6

I am using rmagick to deal with getting a each single pixel of a bitmap. I need to get the values of colors in depth of 8 (256 colors), but unfortunately when i use pixel.[color] (pixel. red for example), i am getting them in depth of 16. It is happening even after i used image.quantize(256).

Here is the code:

require 'RMagick'
include Magick

image = ImageList.new("image.bmp")
image3 = image.quantize(number_colors = 256)
puts image3.number_colors

image2 = Image.new(image.columns, image.rows)

(0..image.columns).each do |x|
    (0..image.rows).each do |y|
        pixel = image3.pixel_color(x, y)

    print pixel.red
    print ", "
    print pixel.green
    print ", "
    print pixel.blue
    print "\n"

    image2.pixel_color(x, y, pixel)
    end
end

What should I to get just values of 0..255?

1
3

They are stored in a 'quantum depth' of 16-bits. You can rebuild the library to change this. Or you can simply divide each value by 257.

There's a function called MagickExportImagePixels which can get you the 8-bit pixel data that you want. Whenever you perform a transformation etc on an image it will get converted back to 16-bit pixels.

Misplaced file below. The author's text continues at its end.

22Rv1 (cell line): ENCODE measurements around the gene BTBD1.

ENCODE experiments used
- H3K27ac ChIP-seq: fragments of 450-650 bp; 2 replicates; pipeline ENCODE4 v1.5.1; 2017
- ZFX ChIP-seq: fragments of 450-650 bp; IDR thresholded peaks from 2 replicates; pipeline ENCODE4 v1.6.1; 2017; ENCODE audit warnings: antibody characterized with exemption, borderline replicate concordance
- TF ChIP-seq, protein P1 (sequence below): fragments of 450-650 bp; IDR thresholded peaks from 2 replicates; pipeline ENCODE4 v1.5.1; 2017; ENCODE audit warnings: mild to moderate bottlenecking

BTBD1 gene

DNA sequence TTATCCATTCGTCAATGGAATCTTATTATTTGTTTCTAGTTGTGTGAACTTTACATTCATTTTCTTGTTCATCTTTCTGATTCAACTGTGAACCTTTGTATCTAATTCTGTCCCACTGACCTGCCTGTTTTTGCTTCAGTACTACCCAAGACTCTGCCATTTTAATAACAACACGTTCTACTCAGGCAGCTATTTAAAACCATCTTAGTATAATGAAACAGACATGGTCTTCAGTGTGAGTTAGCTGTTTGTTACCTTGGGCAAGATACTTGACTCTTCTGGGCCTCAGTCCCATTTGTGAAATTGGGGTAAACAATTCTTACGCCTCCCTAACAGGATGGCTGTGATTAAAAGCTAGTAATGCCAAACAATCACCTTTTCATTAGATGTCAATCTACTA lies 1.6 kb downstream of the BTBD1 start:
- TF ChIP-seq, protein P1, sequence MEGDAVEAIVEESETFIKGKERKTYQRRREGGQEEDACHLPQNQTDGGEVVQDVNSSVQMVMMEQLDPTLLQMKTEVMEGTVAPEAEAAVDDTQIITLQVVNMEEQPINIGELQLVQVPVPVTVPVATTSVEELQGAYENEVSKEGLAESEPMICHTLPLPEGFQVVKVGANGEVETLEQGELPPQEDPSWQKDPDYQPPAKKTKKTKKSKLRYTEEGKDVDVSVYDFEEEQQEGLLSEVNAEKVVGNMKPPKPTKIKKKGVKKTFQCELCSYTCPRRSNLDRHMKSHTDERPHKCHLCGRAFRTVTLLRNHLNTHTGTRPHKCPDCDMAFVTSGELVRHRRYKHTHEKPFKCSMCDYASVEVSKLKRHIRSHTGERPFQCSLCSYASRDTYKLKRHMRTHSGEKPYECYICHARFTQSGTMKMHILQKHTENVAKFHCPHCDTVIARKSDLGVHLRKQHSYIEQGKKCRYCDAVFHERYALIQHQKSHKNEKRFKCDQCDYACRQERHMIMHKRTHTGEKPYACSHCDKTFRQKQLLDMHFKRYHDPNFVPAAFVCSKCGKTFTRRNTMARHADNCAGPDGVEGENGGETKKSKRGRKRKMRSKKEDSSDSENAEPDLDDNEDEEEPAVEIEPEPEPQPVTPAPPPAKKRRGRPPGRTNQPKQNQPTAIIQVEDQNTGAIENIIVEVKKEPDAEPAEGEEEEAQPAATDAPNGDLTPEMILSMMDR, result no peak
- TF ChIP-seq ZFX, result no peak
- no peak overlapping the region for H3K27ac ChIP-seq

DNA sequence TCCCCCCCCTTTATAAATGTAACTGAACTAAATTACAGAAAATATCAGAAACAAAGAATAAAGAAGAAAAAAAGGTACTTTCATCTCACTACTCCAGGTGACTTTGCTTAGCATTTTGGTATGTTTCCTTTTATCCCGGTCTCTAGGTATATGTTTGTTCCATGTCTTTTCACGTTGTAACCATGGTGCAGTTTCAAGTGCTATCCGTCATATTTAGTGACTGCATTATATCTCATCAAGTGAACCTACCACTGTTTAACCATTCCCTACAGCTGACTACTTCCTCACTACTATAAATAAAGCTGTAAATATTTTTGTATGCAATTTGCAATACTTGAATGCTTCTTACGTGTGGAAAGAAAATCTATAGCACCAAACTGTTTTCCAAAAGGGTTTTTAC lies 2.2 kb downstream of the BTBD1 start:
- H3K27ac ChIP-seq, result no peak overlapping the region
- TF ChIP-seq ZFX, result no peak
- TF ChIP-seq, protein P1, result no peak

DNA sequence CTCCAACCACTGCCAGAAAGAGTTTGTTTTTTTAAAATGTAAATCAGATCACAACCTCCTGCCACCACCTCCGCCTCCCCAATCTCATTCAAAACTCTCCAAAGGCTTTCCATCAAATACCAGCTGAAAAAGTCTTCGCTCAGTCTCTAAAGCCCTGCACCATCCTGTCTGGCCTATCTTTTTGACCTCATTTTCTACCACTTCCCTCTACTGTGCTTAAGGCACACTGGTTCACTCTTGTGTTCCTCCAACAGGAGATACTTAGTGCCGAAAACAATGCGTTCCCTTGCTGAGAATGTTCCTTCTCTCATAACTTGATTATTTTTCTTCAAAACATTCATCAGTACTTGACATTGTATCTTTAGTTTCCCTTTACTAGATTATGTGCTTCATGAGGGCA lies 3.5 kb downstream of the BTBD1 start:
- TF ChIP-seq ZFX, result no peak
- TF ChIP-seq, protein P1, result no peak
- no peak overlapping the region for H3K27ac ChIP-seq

5
  • Because 256 * 255 = 65280. 257 * 255 = 65535, therefore giving you the full range when converting 16 bit to 8 bit – Bert Apr 10 '15 at 0:28
  • You forgot about flooring. Your 257 * 255 = 65535 proves, that only one of 65536 colors would be converted to 255 -- all lower would be 254. The proper convertion to one-byte data is right shift by 8 bits, i.e. division by 256. – Nakilon Apr 10 '15 at 1:21
  • You can argue this with the ImageMagick developers if you want. That's what they have suggested. – Bert Apr 11 '15 at 17:44
  • 1
    I do not see any ImageMagick developer here. While it is enough to be modern 10-years old kid to know math enough to agree with me. – Nakilon Apr 12 '15 at 1:33
  • I did some experiments dividing by both 256 and 257 truncate to the same values. In either case, I get a 0-255 number that matches exactly what my image editing program describes as the pixel values. – Josh Rosen Mar 9 '19 at 8:28

Not the answer you're looking for? Browse other questions tagged or ask your own question.